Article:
By Alwyn Scott
March 7 A U.S. safety regulator on Thursday
released hundreds of pages of details from its probe of a
battery fire aboard Boeing's 787 Dreamliner, but the information
did not reveal what caused the January blaze, and a call for
hearings on the matter could slow efforts to get the plane back
in the air.
The U.S. National Transportation Safety Board said it would
hold two public meetings in April, one on the design and
certification of Boeing 787's battery system, and a
second on general lithium-ion battery technology the same month.
The NTSB is poring over the entire system, from the burned
battery carcass to the certification and testing by the Federal
Aviation Administration and Boeing.
Some experts were surprised by the hearings, given that
there was no loss of life from the battery that caught fire
aboard a parked jet shortly after it landed at Boston's Logan
International Airport in January. A second incident in Japan a
few days later prompted regulators worldwide to ban the 787 from
commercial flight on January 16, a restriction costing Boeing
and airlines millions of dollars a day.
"It's unusual to have hearings when you haven't had a major
incident," said John Hansman, co-chairman of an FAA advisory
committee and a professor of aeronautics at the Massachusetts
Institute of Technology
Such "unprecedented public scrutiny" of the battery, he
said, tends to slow down the process and make people behave more
conservatively. "They don't want to look like they're being
The NTSB's 39-page "interim factual report," part of 499
pages of studies released on Thursday, provides extensive detail
on the testing performed on the battery. It also makes clear
that investigators remain a long way from understanding why the
battery caught fire in the first place.
Boeing called the report a "positive step" toward completing
the investigation and a spokesman Marc Birtel said the company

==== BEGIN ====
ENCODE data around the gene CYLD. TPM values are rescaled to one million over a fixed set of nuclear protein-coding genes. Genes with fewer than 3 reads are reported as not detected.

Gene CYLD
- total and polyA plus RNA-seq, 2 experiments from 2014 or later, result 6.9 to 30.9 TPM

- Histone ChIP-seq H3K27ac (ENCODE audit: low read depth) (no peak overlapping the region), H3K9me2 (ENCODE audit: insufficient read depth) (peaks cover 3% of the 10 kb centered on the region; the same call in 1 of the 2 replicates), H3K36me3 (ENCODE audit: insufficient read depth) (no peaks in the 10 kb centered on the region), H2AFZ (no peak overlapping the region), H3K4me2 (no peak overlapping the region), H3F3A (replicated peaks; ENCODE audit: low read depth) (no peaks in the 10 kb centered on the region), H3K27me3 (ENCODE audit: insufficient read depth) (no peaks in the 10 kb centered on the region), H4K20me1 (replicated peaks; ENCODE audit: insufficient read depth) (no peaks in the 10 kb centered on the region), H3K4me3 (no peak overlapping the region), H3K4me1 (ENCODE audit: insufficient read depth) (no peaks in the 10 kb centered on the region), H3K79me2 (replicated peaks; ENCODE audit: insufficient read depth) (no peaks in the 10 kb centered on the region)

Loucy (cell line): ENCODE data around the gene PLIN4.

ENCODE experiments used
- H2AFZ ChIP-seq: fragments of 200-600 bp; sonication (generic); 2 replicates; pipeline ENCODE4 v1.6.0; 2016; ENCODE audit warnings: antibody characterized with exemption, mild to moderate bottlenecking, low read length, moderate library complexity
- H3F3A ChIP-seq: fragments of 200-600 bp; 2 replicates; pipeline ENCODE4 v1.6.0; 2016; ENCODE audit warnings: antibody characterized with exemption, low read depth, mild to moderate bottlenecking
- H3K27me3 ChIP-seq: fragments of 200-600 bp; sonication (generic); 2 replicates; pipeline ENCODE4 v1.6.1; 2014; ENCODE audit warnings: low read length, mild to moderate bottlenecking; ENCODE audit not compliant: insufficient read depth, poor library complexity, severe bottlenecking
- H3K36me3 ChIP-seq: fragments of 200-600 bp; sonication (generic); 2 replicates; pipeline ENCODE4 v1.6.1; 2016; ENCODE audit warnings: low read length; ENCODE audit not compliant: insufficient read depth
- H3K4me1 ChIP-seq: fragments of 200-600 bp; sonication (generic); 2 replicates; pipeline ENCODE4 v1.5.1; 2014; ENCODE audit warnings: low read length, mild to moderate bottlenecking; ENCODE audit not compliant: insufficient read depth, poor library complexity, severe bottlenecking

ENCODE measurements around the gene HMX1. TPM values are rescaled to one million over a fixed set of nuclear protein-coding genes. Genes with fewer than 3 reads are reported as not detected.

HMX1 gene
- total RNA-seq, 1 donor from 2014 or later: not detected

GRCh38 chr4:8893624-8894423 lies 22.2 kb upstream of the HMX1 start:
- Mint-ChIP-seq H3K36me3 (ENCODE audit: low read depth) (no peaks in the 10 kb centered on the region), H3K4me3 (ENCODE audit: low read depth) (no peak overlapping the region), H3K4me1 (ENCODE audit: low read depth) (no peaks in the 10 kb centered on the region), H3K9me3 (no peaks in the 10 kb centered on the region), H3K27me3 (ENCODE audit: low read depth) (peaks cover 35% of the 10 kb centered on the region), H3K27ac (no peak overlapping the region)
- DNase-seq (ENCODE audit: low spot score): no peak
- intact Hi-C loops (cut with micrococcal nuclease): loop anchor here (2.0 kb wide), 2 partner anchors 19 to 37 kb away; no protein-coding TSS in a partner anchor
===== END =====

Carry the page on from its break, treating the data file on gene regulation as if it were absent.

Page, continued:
had worked closely with the NTSB to understand what happened.
The FAA did not respond to a request for comment.
Greg Feith, a former NTSB investigator, said the NTSB
reports spread blame for the failure beyond Boeing by
highlighting how many organizations were involved in the system.
The report also suggests that the NTSB is looking at whether
the FAA, and its designees who work at Boeing, had the technical
knowledge to critically question test data used to show the
failure rate for the battery was acceptably low.
"The FAA will be under scrutiny to demonstrate that the guys
responsible for signing off on these things at Boeing had the
levels of knowledge to be able to identify shortcomings for
correction prior to the airplane being certified," said Feith, a
partner at Media and Communications Strategies consulting firm
in Washington, D.C.
Over the past eight years, the FAA has outsourced much of
its oversight of Boeing and other aircraft makers to so called
"designees" who work for the companies but have the power to
certify work on the FAA's behalf.
Jim Hall, who was chairman of the NTSB from 1995 to 2000,
said it was appropriate for the board to exercise oversight of
the FAA's certification process, given the changes to the
"Essentially, now Boeing is designating their own
representatives rather than the federal government," he said.
"It raises in my mind a number of issues that I hope the
investigation will answer with regard to the certification
SMOKE IN THE CABIN
While the report did not determine what sparked the battery
fire, it revealed new details about the battery system.
For example, a system designed to vent smoke from the plane
during a battery fire failed to function because it lacked power
after the battery caught fire. The system's auxiliary power unit
(APU), a gas-driven engine in the tail of the plane, also was
shut off at the time, and the battery is used to start that
"As a result, smoke generated by the APU battery could not
be effectively redirected outside the cabin and aft (electrical
equipment) bay," located in the fuselage behind the right wing
of the 787.
Boeing had said that the venting system failed because the
plane was on the ground and lacked cabin pressure to use in
expelling fumes from the cabin.
The NTSB report, while marking a milestone in the probe of
the Boston fire, also signaled that the NTSB has significant
additional work to do in its investigation.
The NTSB said a group focused on system safety and
certification was going through records of testing and analysis
performed by Boeing and its suppliers, system maker Thales SA
of France, and battery maker GS Yuasa Corp of
The NTSB report also revealed abnormal function of the
battery shortly before the fire was reported. It said a flight
data recorder showed that the voltage and current in the battery
fluctuated sharply, though never exceeded 32 volts, its rated
level. Overcharging has been associated with fire.
About 21 minutes after the plane landed at Logan, the
battery voltage dropped to zero and rebounded to 28 volts three
times in three seconds.
About three minutes later, a ground crew member "reentered
the cockpit and reported smoke in the cabin," the report said.